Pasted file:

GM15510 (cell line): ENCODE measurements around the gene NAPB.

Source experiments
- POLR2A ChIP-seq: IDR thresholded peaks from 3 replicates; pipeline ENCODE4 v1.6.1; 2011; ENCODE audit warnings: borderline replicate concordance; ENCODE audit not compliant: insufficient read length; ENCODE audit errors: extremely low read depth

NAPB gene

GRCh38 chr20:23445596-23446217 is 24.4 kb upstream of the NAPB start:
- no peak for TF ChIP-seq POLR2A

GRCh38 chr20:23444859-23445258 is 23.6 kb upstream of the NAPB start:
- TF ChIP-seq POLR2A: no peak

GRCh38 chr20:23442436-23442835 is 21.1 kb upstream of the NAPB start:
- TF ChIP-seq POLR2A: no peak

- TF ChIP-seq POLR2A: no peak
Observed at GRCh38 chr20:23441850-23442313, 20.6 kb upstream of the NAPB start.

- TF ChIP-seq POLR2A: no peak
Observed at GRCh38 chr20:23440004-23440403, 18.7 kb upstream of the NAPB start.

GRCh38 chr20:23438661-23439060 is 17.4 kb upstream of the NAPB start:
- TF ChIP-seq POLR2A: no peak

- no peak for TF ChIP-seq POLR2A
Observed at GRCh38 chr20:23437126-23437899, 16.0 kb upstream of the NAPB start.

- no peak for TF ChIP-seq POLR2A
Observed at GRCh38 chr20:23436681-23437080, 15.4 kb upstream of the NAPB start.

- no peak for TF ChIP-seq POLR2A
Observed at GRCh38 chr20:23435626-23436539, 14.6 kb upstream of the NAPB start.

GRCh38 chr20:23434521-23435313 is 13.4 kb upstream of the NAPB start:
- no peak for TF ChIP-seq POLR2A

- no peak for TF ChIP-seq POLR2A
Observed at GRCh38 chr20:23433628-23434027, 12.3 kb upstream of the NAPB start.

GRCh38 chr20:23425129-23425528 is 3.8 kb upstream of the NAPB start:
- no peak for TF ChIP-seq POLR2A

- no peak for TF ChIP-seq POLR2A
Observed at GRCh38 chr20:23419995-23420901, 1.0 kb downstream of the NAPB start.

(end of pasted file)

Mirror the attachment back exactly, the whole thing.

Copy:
GM15510 (cell line): ENCODE measurements around the gene NAPB.

Source experiments
- POLR2A ChIP-seq: IDR thresholded peaks from 3 replicates; pipeline ENCODE4 v1.6.1; 2011; ENCODE audit warnings: borderline replicate concordance; ENCODE audit not compliant: insufficient read length; ENCODE audit errors: extremely low read depth

NAPB gene

GRCh38 chr20:23445596-23446217 is 24.4 kb upstream of the NAPB start:
- no peak for TF ChIP-seq POLR2A

GRCh38 chr20:23444859-23445258 is 23.6 kb upstream of the NAPB start:
- TF ChIP-seq POLR2A: no peak

GRCh38 chr20:23442436-23442835 is 21.1 kb upstream of the NAPB start:
- TF ChIP-seq POLR2A: no peak

- TF ChIP-seq POLR2A: no peak
Observed at GRCh38 chr20:23441850-23442313, 20.6 kb upstream of the NAPB start.

- TF ChIP-seq POLR2A: no peak
Observed at GRCh38 chr20:23440004-23440403, 18.7 kb upstream of the NAPB start.

GRCh38 chr20:23438661-23439060 is 17.4 kb upstream of the NAPB start:
- TF ChIP-seq POLR2A: no peak

- no peak for TF ChIP-seq POLR2A
Observed at GRCh38 chr20:23437126-23437899, 16.0 kb upstream of the NAPB start.

- no peak for TF ChIP-seq POLR2A
Observed at GRCh38 chr20:23436681-23437080, 15.4 kb upstream of the NAPB start.

- no peak for TF ChIP-seq POLR2A
Observed at GRCh38 chr20:23435626-23436539, 14.6 kb upstream of the NAPB start.

GRCh38 chr20:23434521-23435313 is 13.4 kb upstream of the NAPB start:
- no peak for TF ChIP-seq POLR2A

- no peak for TF ChIP-seq POLR2A
Observed at GRCh38 chr20:23433628-23434027, 12.3 kb upstream of the NAPB start.

GRCh38 chr20:23425129-23425528 is 3.8 kb upstream of the NAPB start:
- no peak for TF ChIP-seq POLR2A

- no peak for TF ChIP-seq POLR2A
Observed at GRCh38 chr20:23419995-23420901, 1.0 kb downstream of the NAPB start.